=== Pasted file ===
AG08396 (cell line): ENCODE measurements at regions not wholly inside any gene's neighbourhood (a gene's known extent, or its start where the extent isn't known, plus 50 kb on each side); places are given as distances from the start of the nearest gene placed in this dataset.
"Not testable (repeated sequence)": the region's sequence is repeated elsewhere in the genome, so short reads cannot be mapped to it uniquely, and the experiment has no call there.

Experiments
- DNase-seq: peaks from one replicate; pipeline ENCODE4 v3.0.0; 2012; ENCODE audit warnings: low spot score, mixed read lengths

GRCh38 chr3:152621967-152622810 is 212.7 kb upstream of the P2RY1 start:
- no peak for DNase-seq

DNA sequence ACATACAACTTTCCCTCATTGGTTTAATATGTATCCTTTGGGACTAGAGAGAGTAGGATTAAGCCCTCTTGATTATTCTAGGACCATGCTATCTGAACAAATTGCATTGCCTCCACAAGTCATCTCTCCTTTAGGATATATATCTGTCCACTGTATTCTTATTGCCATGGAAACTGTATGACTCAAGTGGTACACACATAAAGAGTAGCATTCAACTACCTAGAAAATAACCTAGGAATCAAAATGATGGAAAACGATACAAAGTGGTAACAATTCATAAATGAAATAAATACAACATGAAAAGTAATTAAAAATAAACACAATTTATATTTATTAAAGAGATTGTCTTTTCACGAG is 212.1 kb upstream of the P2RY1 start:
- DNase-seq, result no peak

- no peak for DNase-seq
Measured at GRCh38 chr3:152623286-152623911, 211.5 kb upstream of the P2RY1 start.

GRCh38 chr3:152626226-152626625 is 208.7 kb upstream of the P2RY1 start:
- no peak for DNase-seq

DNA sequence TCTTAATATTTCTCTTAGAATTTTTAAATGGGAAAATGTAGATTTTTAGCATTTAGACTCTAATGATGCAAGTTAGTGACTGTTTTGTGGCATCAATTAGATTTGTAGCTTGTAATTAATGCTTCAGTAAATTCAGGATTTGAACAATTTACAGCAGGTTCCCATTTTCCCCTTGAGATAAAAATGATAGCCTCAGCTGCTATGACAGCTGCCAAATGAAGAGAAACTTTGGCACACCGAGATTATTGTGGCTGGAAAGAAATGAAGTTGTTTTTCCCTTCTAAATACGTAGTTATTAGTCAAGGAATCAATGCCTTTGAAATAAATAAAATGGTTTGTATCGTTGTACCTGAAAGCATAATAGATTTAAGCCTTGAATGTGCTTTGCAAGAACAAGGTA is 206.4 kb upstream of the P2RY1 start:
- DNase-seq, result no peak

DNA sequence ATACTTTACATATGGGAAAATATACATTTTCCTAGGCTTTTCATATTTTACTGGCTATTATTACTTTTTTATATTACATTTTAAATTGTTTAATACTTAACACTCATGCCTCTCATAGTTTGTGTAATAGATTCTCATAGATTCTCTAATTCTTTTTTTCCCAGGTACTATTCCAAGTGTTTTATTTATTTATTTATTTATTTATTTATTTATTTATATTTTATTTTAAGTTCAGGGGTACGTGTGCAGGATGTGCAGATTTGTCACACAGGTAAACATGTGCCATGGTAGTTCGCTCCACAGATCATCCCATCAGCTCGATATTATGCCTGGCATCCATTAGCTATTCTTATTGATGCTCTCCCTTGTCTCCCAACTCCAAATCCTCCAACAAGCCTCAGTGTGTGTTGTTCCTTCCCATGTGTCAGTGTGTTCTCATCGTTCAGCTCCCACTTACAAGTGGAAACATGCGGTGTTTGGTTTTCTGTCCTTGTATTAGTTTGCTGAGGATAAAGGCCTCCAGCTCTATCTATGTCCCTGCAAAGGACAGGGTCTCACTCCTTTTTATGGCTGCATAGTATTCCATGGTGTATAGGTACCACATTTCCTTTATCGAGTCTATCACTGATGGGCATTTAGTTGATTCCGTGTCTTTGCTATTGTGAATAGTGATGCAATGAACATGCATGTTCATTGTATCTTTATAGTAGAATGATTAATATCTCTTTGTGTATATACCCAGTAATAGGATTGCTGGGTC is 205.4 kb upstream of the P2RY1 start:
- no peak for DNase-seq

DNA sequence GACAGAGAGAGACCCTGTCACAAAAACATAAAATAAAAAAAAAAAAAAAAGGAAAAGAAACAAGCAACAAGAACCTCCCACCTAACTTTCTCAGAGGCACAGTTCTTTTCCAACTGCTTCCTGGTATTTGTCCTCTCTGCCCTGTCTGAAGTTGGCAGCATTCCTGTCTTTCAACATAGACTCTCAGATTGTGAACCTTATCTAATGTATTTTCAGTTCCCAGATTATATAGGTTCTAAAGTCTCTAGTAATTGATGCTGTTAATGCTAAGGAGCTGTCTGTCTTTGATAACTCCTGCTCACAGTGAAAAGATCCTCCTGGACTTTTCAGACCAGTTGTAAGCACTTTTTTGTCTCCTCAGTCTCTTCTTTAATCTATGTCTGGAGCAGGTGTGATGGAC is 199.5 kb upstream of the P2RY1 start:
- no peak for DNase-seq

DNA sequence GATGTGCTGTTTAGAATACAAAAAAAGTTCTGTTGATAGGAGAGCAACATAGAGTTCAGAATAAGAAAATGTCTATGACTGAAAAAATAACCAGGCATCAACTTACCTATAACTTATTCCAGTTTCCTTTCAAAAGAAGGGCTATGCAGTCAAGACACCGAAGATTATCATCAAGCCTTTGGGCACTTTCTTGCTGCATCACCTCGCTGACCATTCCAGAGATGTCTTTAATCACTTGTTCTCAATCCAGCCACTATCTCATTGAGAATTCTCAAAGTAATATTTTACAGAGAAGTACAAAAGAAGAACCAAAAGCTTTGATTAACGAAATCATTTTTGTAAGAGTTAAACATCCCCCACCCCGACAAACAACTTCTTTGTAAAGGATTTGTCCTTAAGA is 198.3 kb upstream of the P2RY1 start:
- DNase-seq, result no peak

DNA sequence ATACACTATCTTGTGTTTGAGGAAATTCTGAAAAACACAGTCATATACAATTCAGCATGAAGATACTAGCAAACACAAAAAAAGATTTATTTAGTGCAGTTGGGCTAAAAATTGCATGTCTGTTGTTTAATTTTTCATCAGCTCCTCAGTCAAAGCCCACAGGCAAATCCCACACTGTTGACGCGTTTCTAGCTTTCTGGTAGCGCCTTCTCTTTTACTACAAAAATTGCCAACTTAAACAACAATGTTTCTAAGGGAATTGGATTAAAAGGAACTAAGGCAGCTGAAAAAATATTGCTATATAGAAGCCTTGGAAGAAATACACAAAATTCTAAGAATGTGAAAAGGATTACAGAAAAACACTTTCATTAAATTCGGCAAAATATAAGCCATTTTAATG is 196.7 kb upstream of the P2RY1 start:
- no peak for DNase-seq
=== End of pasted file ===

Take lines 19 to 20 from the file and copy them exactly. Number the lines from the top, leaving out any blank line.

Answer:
DNA sequence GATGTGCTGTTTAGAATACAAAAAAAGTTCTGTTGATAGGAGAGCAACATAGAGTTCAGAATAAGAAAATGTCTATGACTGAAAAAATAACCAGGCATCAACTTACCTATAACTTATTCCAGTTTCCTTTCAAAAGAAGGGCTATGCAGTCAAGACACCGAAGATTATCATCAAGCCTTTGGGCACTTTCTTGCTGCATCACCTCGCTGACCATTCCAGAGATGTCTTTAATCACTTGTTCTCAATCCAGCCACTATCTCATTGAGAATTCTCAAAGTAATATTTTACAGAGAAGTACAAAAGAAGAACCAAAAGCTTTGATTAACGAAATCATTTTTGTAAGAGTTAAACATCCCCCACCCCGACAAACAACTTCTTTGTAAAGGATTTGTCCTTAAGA is 198.3 kb upstream of the P2RY1 start:
- DNase-seq, result no peak